Why? In part because he viewed his masterwork as a vehicle for criticizing this materialistic age. Here is a chunk of that column, in which Blatty explains his motives. In “The Exorcist”:

The fictional Father Damien Karras experiences paralyzing doubts after his mother's death. Blatty was typing the second page of his earliest take on the story when he received the call that his mother had died.

"I knew what I wanted to do. I wanted to make a statement that the grave is not the end, that there is more to life than death," said Blatty, in a Bethesda, Md., diner near his home, not far from the Georgetown neighborhood described in "The Exorcist."

After studying the explicit details in the journals of exorcists, he decided that a story about "what happens in these cases could really be a boost to the faith. It could show people that the spiritual world is real."

The bottom line: "The Exorcist" scared the hell out of millions of people. 

This brings me to the feature story in The Atlantic that stirred up lots of online conversation over the weekend, the one with this haunting double-decker headline:

American Exorcism

Priests are fielding more requests than ever for help with demonic possession, and a centuries-old practice is finding new footing in the modern world.

A serious piece of journalism on this topic faces a big question: How much space should be dedicated to the views of people who, well, think demon possession is real? As Blatty noted, it is impossible to talk about this topic — exorcisms — without debating evidence that the material world is not all that there is. (Click here for a Rod Dreher discussion of this angle.)

Toward the end of this long feature, reporter Mike Mariani offers this summary of what he was seeing, hearing and feeling:

Pore over these spiritual and psychiatric frameworks long enough, and the lines begin to blur. If someone lapses into an alternate identity that announces itself as a demon bent on wresting away that person’s soul, how can anyone prove otherwise? Psychiatry has only given us models through which to understand these symptoms, new cultural contexts to replace the old ones. No lab test can pinpoint the medical source of these types of mental fractures.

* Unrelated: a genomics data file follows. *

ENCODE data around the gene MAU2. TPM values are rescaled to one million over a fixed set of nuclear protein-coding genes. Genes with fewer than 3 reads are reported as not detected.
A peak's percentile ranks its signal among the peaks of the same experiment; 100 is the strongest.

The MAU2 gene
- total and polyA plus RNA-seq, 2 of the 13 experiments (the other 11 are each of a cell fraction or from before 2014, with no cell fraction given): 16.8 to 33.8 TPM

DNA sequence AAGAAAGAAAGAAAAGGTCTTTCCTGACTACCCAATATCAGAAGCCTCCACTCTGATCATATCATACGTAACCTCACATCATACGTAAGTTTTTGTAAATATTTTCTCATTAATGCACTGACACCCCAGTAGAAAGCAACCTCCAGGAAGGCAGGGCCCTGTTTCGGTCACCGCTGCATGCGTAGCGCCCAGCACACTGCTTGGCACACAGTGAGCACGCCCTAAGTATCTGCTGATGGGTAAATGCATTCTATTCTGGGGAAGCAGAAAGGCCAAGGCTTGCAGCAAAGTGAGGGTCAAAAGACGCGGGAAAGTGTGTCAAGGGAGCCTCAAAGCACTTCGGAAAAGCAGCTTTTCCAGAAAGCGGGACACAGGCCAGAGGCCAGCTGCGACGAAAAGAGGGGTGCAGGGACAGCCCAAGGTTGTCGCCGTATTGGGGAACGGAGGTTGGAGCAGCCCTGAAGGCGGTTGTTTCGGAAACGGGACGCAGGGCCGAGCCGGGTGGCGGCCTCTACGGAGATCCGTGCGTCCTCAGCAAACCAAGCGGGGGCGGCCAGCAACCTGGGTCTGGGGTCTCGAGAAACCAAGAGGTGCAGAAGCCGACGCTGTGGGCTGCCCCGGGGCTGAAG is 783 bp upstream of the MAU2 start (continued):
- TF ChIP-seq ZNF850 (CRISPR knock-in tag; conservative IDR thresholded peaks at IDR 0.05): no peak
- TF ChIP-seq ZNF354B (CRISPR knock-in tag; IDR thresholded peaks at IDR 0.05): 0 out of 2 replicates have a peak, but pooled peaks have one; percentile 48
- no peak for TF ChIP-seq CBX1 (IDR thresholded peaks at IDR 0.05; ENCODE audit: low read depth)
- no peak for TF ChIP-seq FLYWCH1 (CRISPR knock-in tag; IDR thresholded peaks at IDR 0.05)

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Hey editorial writers in Pittsburgh: Do be careful when attempting to correct Jesus

Hey editorial writers in Pittsburgh: Do be careful when attempting to correct Jesus

As a rule, GetReligion doesn't post critiques of editorials, columns and analysis pieces in mainstream media or religious publications. Now, we may quote them, from time to time. Also, I frequently point readers to "think pieces" that aren't really news, but are linked to important Godbeat topics.

How do you criticize bias in opinion pieces? They're supposed to be biased. How do you criticize advocacy pieces for a lack of balance? They're supposed to advocate a specific side of an issue that the writer or publication thinks is correct. However, we can ask editorials to to be accurate when it comes to facts and quotes. Right?

Thus, a religion-beat veteran sent me a note this week about a really interesting problem in a Pittsburgh Post-Gazette editorial that ran with this headline: "The noble gendarme: Lt. Col. Arnaud Beltrame gave his life for others."

I've been writing about news-media coverage of the Beltrame case all week, as in this post: "Sacrifice in France: 'Greater love hath no man than this, that a man lay down his life ... ' " I also wrote my Universal syndicate column about religious themes in this drama in France.

The editorial in Pittsburgh was interesting, in that it attempted to steer around Beltrame's own Catholic faith, while praising his actions in secular terms. Kind of. Here is the opening of the editorial:

The French, who are under sustained attack by Islamist terrorists, have found a hero in French national police Lt. Col. Arnaud Beltrame.
On Friday, Lt. Col. Beltrame voluntarily traded places with a woman who was being used as a human shield during an armed assault by a self-proclaimed Islamic State “soldier.”

The piece then added more material about why this case was so important, while avoiding religious facts about Beltrame and his work, his marriage and his life.

Then, at the end, there was this leap into theology:

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Looking in a journalism mirror again: Lots of atheists will visit Bible Belt city at Easter

Looking in a journalism mirror again: Lots of atheists will visit Bible Belt city at Easter

It's time for another look at a mirror-image question linked to religion reporting.

However, before we get to the story of the day (ignore the nearby art, please), let's start by creating a news-mirror option that turns today's journalism equation on its head.

Let's say that Pride Day is just around the corner in San Francisco and, of course, everywhere else in modern culture. But, obviously, San Francisco is at the heart of LBGTQ culture, so let's focus there. Pride Day is a holiday that approaches holy day status.